<
asp:Timer ID="Timer1" runat="server" Enabled="False" Interval="100" OnTick="Timer1_Tick" />



The Interval parameter (Interval="100") define the refresh rate (milliseconds), the OnTick (OnTick="Timer1_Tick") specify the function called in the code-behind when the Timer refresh. The Timer is desactivated by default (Enabled="False") in order to avoid useless charge on the serve. It's activated only when the Button is clicked.
That's all for the user interface. Except the UpdatePanel (which is only another control from the designer point of view), we are really on a classic webForm design. We will no study the Code-Behind part of the website.

DEFAULT.ASPX.CS

This is the C# Code that will manage our PowerShell execution and the update of the output Textbox.

Let's go from the beginning : At the very top of the code, I just add 3 more instances (all the others are generated by default when you create an asp.NET project website) :


using System.Management.Automation;

using System.Management.Automation.Runspaces;

using System.IO;


System.Management.Automation and .Runspaces are required to create the PowerShell runspace and the Pipeline. System.IO will be use to convert the Input Textbox content as you'll see later.

We'll then first create Runspace and Pipeline object at the beginning of the main class to expose them in all functions.


Runspace runspace = RunspaceFactory.CreateRunspace();
Pipeline pipe;

We will now study the code, beginning from the user interaction : the Click on the Button. The function (line 85) is :


protected void BtnExecuteScript_Click(object sender, EventArgs e)
{
    string strCurrentId = System.Security.Principal.WindowsIdentity.GetCurrent().Name;
    // Enable timer and disable button, clear TxtResult textbox
    this.Timer1.Enabled = true;
    this.BtnExecuteScript.Enabled = false;
    this.TxtResult.Text = "";

    // put the username at the beginning of the output (optional)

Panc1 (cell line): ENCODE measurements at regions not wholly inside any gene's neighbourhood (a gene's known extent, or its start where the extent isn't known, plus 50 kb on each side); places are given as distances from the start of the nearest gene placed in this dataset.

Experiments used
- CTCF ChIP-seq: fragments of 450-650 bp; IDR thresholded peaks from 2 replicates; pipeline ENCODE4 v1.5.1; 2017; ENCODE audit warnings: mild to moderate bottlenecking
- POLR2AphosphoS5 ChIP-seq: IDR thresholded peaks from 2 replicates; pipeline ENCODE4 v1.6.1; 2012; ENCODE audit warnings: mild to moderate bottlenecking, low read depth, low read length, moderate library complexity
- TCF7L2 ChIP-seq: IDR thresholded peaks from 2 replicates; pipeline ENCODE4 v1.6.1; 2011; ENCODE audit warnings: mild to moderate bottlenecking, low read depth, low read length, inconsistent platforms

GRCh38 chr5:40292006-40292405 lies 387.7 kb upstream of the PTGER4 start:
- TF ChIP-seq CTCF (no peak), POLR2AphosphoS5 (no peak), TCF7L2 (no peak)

Session["PowerTrace"] = "Initiateur de la demande : " + strCurrentID + "\r\n";

     // Gather script from the TxtPowerShellScript and convert it from html to clean text
    // then call executePowerShellCode function with the result
      string strContent = TxtPowerShellScript.Text;
    StringWriter writer = new StringWriter();
     Server.HtmlDecode(strContent, writer);
    this.executePowerShellCode(writer.ToString());
}
Let's see what happen. First, I create the strCurrentID string that will hold the current user name. This is not mandatory for our example, but this information is interesting to monitor our website activities.
When we'll deploy our site, it's a Service Account that will handle all the code execution. as we want (if it's not the case, you should!) monitor the Site Activities, it's important to know the name of the user who fired an action, in order to know who to blame if something goes wrong :)

System.Security.Principal.WindowsIdentity.GetCurrent().Name gives us this info.

Then we activate the Timer:


this.Timer1.Enabled = true;

We desactivate the button (to avoid unwanted launch of script while another is running):

this.BtnExecuteScript.Enabled = false;


And we reset the Output Textbox :

this.TxtResult.Text = "";


Then we will create our Session Variable that I called "PowerTrace". We feed it first with the name of the user :


Session["PowerTrace"] = "Initiateur de la demande : " + strCurrentID + "\r\n";